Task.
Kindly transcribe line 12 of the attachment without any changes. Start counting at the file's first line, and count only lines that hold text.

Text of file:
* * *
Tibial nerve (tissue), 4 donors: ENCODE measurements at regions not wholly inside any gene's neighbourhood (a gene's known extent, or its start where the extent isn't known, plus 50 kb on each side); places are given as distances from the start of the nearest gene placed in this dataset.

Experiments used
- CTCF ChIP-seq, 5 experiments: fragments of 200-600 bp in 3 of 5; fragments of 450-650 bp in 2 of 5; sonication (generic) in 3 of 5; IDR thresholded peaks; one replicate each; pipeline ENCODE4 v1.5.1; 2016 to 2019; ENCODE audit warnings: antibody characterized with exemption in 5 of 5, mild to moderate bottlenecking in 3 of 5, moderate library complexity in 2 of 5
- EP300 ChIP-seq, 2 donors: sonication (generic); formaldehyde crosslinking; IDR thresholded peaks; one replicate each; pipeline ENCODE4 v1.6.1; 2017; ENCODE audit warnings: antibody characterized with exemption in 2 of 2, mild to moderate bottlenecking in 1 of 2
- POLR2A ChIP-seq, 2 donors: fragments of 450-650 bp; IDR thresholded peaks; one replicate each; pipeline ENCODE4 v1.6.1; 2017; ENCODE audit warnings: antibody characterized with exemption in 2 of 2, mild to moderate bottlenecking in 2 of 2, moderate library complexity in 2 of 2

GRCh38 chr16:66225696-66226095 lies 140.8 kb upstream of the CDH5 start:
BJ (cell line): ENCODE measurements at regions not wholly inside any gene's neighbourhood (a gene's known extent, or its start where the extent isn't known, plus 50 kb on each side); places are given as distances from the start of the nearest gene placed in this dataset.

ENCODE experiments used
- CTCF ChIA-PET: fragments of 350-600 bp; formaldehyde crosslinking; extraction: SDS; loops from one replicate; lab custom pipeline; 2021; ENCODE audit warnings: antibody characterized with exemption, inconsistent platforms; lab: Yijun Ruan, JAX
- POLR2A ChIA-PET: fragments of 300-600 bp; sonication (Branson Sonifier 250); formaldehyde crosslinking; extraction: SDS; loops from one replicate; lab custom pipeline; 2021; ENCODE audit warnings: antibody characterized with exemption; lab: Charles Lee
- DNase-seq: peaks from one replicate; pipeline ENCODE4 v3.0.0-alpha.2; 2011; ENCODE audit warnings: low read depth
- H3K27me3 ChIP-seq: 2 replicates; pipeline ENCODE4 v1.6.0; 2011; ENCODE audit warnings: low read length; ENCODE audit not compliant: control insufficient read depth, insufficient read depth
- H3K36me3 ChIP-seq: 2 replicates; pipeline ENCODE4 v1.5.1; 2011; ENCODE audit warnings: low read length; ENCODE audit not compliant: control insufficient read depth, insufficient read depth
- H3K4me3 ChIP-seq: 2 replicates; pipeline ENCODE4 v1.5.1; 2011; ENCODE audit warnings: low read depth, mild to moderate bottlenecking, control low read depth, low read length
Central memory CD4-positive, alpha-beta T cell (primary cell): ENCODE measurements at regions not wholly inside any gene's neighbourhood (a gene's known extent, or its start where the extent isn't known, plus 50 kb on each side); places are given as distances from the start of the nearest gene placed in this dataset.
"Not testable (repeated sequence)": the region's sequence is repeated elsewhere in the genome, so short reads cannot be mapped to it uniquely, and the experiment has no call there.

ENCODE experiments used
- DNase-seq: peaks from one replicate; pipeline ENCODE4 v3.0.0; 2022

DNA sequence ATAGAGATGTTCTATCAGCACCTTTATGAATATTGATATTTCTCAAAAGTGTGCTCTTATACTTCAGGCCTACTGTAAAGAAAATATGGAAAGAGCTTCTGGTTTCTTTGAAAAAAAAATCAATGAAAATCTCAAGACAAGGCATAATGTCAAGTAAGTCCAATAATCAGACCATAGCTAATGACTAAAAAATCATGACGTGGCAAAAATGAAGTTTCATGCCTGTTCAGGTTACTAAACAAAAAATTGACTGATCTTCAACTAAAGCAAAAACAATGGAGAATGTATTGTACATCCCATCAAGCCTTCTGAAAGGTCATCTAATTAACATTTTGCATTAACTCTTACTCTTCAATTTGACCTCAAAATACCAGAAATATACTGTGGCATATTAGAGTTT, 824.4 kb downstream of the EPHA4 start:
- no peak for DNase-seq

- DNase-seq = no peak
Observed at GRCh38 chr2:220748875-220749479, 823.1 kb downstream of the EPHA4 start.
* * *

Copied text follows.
- H3K27me3 ChIP-seq: 2 replicates; pipeline ENCODE4 v1.6.0; 2011; ENCODE audit warnings: low read length; ENCODE audit not compliant: control insufficient read depth, insufficient read depth